And will it matter anyway, now that we’ve seen the accounts of Jon Daniels’ inability to hide interest in the gig? Or will Rick Hahn’s Wolverine background carry the day? If you asked me two weeks ago I’d have said Terry Ryan gets the GM chair. Maybe not now.
Today (Friday the 15th, if anyone asks) my bizarre hunch is that Alderson gets the GM job and names Wally Backman the manager … of Class AA Binghamton. Lee Mazzilli in an upset gets the Mets’ managing job and his No. 13 back. Sorry, Mike Nickeas, that’s just how I see it, today.
What do you guys think?
Father’s Day is coming up, and since you already got Dear Old Dad the handy book version of Mets by the Numbers(you did, didn’t you?), and you know how much fun that was, don’t be stumped for a follow-up. My friend and co-author for that work, Matthew Silverman, is out with a fresh take on 100 Things Mets Fans Should Know and Do Before They Die (Triumph, 2010).
This revised and updated copy, which tells the story of the Mets in 100 bite-sized chunks, is loaded with fresh picks at the scabs of recent seasons (the Shea closing ceremony, a Molina vs. Scioscia debate) amid essential pieces on Met trivia, Met stories and Met activity, from Buckner to Benson (Anna, of course). You can find it your local bookstore, or on-line, or get a copy personally inscribed by the busiest Mets writer on the web at MetSilverman.com.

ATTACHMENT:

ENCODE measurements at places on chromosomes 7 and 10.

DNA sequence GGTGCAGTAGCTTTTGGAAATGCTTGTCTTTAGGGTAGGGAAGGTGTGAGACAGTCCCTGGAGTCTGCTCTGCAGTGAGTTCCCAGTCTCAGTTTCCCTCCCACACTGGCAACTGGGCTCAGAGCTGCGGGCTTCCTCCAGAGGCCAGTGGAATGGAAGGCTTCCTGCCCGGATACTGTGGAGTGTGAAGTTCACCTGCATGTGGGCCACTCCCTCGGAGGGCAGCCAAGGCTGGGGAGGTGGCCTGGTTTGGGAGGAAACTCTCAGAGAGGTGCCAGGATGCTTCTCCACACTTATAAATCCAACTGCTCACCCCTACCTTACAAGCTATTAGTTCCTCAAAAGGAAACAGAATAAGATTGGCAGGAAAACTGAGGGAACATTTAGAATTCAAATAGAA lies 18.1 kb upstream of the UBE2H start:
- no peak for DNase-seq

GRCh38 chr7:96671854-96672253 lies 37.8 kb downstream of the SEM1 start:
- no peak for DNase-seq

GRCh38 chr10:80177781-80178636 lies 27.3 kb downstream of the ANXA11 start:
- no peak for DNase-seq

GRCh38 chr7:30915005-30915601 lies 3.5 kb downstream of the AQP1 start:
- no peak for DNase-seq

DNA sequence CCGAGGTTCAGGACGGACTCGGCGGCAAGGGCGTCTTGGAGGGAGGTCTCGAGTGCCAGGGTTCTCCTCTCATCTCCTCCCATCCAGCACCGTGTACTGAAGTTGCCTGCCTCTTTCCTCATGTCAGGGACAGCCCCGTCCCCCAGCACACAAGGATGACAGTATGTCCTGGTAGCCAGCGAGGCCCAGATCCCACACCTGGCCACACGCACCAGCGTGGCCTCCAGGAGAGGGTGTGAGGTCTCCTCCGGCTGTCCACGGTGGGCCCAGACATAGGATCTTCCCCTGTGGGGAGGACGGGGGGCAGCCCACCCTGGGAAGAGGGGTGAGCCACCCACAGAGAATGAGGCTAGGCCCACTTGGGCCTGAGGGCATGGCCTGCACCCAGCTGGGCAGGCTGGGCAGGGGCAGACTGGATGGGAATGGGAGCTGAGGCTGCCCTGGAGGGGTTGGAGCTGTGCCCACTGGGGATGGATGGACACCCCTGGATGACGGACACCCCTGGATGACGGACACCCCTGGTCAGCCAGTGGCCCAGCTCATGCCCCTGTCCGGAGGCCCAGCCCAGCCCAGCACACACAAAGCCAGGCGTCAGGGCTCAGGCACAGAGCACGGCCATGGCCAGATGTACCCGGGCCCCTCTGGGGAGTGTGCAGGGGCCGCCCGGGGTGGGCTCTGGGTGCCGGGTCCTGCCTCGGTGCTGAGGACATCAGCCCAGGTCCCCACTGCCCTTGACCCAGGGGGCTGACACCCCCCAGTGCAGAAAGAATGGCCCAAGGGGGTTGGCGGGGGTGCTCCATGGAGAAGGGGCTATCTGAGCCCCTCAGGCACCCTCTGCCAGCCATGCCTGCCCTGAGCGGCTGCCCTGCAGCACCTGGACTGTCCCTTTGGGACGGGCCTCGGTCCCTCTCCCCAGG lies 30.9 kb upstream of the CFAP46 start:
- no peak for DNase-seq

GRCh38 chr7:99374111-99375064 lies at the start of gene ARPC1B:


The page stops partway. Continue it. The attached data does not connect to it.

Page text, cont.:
Had a great time over the weekend down in Baltimore where the Mets finally did what they’re supposed to do to a struggling team: Kick ’em while they’re down. The city was filthy with Met fans including a duo I spotted Sunday wearing jerseys bearing the names and numbers of Kelly Stinnett and Dave Telgheder. (In their 1995 versions: 33 and 40, respectively). I don’t know why I didn’t shoot a photo of these guys or at least say hi, but if you’re out there: I tip my hat to you.
Not that a team whose history would produce such fans ought to be taking pity on anyone, but it was kind of sad to see Baltimore so beaten down as a baseball town. I was a Marylander when that park opened and you couldn’t buy a seat weeks in advance: Here they were badly outnumbered by the enemy and the place was half-empty. If there was a franchise that cried out for the kind of jolt Bobby Valentine could provide, this is it. Then again, the Angelos-led organization fumbled away a previous great leader in Davey Johnson.
You might recall that in 1984, Robinson, then in his first season as the Mets hitting and first-base coach, was wearing No. 26 while Valentine was issued No. 22 until the Mets traded for Ray Knight late in the season. Valentine at that point switched to 28 to allow Knight to wear his customary 22.
A little bit of research explains Robinson’s preference for 28: He’d worn that number as a player for the best years of his career with the Pirates. It was available with the Mets in ’84 but not until Scott Holman was released at the end of spring training. Holman’s subsequent re-signing as a minor leaguer may have kept the number in near-term mothballs.
Anyone with memories of this situation- – or even why Valentine seemed to prefer No. 2 — is welcome to chime in. Thanks as always for the questions!